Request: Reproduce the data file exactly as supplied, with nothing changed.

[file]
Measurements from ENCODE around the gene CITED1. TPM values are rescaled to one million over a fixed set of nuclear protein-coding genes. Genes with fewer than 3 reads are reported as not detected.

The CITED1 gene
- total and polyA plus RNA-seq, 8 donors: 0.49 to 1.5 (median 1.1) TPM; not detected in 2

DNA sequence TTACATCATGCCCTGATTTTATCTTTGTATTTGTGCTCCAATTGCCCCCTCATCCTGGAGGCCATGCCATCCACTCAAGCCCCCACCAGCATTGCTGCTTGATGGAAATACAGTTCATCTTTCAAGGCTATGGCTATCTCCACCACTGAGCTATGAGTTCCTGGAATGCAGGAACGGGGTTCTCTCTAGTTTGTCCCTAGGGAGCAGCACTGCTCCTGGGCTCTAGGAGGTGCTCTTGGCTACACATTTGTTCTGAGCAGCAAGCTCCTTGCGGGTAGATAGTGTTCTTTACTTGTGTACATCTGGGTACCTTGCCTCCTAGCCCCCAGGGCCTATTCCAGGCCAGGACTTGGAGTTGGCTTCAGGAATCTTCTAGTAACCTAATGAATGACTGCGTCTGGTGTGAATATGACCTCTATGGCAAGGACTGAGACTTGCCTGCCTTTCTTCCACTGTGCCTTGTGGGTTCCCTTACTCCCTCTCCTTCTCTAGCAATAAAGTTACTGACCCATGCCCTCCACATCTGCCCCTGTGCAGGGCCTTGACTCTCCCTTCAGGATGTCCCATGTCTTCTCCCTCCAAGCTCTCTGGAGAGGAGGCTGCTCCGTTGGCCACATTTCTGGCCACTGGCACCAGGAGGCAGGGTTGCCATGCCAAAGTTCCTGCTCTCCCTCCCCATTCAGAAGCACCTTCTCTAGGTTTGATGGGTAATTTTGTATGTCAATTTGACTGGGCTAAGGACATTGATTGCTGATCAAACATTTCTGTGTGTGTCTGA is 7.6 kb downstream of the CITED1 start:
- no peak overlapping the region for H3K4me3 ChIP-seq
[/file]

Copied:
Measurements from ENCODE around the gene CITED1. TPM values are rescaled to one million over a fixed set of nuclear protein-coding genes. Genes with fewer than 3 reads are reported as not detected.

The CITED1 gene
- total and polyA plus RNA-seq, 8 donors: 0.49 to 1.5 (median 1.1) TPM; not detected in 2

DNA sequence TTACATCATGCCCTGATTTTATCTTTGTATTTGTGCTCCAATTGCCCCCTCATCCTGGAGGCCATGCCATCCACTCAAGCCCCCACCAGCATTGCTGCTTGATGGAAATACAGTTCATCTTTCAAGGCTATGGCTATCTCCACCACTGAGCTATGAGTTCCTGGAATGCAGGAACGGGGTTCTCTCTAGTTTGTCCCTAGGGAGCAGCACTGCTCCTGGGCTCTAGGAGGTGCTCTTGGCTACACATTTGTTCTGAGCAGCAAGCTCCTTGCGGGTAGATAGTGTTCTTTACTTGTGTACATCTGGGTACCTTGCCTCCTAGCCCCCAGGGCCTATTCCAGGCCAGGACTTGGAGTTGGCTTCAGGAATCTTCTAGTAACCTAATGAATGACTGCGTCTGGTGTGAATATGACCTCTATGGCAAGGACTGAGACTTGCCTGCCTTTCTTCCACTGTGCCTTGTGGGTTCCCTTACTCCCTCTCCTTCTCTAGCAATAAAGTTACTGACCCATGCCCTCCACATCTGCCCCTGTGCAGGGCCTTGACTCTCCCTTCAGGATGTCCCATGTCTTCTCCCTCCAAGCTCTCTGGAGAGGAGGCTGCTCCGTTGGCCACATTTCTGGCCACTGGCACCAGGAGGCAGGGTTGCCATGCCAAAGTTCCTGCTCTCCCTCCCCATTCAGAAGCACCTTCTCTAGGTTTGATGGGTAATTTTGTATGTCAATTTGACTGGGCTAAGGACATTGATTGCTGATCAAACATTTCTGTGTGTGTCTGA is 7.6 kb downstream of the CITED1 start:
- no peak overlapping the region for H3K4me3 ChIP-seq